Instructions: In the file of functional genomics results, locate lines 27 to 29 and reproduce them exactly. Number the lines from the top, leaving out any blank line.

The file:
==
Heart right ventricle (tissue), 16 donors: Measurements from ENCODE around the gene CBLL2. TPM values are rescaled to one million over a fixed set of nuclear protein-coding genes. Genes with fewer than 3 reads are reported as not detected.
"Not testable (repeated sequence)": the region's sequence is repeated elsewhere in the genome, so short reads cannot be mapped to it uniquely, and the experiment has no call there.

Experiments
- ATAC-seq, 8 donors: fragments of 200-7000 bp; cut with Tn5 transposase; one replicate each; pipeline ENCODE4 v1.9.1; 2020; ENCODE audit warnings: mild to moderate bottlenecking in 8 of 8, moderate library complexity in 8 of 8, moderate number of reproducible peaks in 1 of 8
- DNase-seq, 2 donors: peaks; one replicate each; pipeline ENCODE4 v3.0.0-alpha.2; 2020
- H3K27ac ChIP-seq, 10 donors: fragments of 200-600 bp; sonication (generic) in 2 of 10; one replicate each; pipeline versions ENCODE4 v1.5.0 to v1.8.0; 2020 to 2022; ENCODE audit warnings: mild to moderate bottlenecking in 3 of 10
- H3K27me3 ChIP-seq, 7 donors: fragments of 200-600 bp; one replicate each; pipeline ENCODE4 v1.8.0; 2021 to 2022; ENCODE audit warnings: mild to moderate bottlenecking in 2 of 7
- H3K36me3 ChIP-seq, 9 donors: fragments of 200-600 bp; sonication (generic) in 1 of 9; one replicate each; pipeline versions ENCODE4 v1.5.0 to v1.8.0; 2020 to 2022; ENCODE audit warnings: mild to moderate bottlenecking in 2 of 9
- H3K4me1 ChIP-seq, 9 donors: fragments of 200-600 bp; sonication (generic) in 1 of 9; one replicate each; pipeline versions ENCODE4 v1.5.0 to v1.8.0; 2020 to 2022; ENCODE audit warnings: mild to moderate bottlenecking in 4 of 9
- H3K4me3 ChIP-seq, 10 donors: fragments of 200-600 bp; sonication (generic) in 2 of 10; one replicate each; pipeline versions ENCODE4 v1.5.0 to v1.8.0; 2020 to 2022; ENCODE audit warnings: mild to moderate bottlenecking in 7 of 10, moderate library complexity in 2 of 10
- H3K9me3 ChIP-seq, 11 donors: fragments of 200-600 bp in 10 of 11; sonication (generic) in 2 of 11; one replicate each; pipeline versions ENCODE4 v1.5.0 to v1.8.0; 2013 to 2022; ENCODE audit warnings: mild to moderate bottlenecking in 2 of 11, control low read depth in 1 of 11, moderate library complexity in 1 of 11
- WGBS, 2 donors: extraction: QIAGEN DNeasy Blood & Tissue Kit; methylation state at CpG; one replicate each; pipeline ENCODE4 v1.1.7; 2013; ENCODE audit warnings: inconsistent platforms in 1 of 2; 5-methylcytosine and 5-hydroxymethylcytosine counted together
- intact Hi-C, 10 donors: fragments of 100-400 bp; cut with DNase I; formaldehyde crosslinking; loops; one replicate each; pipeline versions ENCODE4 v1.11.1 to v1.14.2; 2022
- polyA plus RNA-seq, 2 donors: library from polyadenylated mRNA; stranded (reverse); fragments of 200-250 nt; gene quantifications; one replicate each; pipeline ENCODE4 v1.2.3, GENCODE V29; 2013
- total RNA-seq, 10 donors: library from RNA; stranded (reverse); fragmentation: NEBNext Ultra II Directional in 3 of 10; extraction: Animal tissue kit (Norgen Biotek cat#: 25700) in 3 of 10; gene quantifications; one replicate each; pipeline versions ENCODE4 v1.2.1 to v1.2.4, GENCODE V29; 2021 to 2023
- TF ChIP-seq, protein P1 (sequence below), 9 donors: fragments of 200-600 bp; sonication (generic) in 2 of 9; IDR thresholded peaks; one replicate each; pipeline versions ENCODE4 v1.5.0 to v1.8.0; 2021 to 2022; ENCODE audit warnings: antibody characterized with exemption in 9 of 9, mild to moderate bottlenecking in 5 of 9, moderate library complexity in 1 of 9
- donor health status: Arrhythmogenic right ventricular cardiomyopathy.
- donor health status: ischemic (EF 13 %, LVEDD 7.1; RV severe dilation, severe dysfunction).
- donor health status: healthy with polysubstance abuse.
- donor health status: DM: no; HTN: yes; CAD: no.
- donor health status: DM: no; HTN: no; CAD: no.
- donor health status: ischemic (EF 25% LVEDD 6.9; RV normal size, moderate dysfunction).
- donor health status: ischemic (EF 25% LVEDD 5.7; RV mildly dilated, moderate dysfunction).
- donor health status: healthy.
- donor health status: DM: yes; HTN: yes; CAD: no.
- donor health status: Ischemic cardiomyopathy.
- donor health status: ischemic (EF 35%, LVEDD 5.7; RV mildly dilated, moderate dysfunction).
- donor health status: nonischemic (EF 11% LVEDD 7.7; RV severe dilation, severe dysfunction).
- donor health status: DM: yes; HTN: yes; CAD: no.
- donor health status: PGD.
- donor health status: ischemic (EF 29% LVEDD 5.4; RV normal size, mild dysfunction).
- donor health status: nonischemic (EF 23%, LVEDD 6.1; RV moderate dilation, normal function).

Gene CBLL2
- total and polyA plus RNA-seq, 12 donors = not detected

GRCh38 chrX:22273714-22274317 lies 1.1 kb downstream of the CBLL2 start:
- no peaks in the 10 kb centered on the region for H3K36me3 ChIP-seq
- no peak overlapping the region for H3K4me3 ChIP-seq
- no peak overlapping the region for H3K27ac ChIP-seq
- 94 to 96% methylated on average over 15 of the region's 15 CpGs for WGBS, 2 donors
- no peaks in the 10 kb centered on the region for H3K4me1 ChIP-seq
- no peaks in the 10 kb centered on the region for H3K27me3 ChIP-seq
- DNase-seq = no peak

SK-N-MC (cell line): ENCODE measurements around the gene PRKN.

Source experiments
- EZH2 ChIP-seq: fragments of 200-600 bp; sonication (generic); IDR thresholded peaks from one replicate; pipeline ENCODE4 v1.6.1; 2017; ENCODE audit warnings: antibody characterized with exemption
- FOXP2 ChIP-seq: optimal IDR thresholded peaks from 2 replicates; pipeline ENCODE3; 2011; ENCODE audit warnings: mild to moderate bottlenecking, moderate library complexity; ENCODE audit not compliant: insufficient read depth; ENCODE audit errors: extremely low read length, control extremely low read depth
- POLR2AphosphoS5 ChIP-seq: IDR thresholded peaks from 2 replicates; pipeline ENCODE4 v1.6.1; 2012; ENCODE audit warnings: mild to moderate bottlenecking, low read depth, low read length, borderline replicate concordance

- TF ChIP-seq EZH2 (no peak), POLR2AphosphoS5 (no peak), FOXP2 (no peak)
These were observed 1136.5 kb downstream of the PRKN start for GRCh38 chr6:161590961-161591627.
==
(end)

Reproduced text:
- donor health status: ischemic (EF 35%, LVEDD 5.7; RV mildly dilated, moderate dysfunction).
- donor health status: nonischemic (EF 11% LVEDD 7.7; RV severe dilation, severe dysfunction).
- donor health status: DM: yes; HTN: yes; CAD: no.